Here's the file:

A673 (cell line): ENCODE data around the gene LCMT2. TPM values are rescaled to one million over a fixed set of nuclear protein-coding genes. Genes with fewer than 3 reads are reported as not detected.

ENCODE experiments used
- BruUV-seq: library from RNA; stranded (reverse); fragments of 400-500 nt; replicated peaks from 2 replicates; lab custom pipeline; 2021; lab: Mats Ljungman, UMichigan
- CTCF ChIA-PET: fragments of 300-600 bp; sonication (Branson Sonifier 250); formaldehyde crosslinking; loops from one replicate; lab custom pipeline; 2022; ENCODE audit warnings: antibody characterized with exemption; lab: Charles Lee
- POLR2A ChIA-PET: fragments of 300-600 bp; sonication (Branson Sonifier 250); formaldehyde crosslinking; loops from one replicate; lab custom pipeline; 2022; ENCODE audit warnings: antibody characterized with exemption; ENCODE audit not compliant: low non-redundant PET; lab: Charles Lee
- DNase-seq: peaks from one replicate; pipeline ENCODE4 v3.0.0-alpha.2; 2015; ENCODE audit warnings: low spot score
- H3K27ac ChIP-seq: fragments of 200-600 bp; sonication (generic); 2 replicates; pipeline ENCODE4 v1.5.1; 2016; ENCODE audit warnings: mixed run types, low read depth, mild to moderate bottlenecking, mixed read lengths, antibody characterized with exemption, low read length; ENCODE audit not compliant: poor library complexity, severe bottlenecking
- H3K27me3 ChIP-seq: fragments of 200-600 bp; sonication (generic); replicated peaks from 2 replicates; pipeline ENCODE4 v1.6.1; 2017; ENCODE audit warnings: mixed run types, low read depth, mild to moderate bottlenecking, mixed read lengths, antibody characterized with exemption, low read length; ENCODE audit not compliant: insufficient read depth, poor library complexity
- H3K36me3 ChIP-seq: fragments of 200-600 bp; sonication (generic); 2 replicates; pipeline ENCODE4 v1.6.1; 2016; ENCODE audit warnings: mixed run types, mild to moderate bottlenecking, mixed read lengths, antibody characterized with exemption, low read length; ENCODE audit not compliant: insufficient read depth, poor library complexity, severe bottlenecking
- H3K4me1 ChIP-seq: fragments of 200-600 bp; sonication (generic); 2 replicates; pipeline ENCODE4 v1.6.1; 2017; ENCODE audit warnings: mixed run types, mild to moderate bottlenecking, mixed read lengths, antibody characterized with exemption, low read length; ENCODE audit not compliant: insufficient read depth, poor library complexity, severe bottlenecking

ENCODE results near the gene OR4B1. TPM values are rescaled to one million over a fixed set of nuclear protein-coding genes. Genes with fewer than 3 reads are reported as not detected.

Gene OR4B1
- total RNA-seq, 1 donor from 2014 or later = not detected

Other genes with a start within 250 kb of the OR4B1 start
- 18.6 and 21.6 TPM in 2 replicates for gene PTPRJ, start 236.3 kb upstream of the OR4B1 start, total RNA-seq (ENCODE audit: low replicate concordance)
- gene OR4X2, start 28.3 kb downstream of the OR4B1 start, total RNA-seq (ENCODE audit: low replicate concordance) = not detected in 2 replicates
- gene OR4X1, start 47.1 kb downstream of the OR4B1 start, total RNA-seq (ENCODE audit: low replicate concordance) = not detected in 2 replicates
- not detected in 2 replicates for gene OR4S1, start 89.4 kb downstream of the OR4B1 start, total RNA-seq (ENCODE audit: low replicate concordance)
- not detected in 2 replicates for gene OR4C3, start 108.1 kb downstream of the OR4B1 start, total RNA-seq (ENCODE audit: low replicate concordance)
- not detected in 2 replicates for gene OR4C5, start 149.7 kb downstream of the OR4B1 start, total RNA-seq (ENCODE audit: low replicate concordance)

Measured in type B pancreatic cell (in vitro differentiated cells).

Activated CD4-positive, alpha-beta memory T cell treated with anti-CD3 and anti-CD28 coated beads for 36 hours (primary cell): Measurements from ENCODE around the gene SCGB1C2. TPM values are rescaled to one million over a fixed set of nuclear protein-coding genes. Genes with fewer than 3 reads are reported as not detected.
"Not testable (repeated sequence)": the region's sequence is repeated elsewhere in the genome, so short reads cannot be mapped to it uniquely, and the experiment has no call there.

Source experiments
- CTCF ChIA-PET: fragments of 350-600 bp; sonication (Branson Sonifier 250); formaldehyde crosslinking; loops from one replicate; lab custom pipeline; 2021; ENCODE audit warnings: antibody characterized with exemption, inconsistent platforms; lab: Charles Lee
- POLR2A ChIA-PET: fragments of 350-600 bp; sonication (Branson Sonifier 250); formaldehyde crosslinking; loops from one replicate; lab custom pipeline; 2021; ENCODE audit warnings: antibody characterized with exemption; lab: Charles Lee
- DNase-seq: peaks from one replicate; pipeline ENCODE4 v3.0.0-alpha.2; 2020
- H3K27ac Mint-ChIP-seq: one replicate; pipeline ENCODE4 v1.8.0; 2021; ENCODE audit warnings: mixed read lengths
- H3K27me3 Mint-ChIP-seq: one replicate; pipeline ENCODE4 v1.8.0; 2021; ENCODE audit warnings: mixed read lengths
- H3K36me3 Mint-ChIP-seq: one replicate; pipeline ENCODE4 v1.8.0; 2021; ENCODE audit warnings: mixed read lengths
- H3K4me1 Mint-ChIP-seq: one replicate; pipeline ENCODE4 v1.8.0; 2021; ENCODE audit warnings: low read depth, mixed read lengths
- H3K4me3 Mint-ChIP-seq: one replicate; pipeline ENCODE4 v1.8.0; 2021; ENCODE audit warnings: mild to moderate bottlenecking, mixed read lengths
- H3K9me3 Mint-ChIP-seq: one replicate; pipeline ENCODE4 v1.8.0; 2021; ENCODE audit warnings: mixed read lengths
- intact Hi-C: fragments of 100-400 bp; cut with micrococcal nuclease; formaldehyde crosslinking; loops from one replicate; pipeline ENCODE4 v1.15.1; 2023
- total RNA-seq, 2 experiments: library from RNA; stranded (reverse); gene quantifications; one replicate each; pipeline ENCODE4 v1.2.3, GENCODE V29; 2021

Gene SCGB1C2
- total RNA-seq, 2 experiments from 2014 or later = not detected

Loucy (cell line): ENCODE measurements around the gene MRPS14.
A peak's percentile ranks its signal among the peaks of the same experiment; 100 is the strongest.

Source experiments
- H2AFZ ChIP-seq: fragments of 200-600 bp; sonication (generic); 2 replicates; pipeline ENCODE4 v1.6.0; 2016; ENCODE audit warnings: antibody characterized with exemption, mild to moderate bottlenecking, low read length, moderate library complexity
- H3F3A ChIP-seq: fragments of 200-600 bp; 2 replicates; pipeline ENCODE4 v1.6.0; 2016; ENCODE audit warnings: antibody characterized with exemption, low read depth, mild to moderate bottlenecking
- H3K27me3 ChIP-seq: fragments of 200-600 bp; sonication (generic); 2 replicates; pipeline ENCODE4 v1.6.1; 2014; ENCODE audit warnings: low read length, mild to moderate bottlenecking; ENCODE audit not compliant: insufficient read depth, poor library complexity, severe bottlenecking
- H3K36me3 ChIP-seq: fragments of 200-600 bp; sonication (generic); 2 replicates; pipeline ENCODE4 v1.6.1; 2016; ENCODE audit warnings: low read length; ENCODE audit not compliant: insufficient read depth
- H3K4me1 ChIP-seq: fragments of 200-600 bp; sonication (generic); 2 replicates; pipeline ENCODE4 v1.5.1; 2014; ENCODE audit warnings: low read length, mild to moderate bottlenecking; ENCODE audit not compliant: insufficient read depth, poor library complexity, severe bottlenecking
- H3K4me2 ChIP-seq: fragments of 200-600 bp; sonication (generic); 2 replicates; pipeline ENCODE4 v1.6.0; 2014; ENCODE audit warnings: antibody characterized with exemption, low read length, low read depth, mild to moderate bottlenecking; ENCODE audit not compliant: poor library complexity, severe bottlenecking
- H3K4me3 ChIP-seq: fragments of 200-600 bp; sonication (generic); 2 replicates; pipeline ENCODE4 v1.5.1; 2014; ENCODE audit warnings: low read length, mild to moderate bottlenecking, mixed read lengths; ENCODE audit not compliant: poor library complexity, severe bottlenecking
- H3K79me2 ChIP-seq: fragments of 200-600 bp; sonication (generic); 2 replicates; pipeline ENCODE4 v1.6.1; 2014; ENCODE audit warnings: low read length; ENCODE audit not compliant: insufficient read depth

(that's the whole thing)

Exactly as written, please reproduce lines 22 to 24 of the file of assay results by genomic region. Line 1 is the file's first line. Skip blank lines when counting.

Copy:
Activated CD4-positive, alpha-beta memory T cell treated with anti-CD3 and anti-CD28 coated beads for 36 hours (primary cell): Measurements from ENCODE around the gene SCGB1C2. TPM values are rescaled to one million over a fixed set of nuclear protein-coding genes. Genes with fewer than 3 reads are reported as not detected.
"Not testable (repeated sequence)": the region's sequence is repeated elsewhere in the genome, so short reads cannot be mapped to it uniquely, and the experiment has no call there.

Source experiments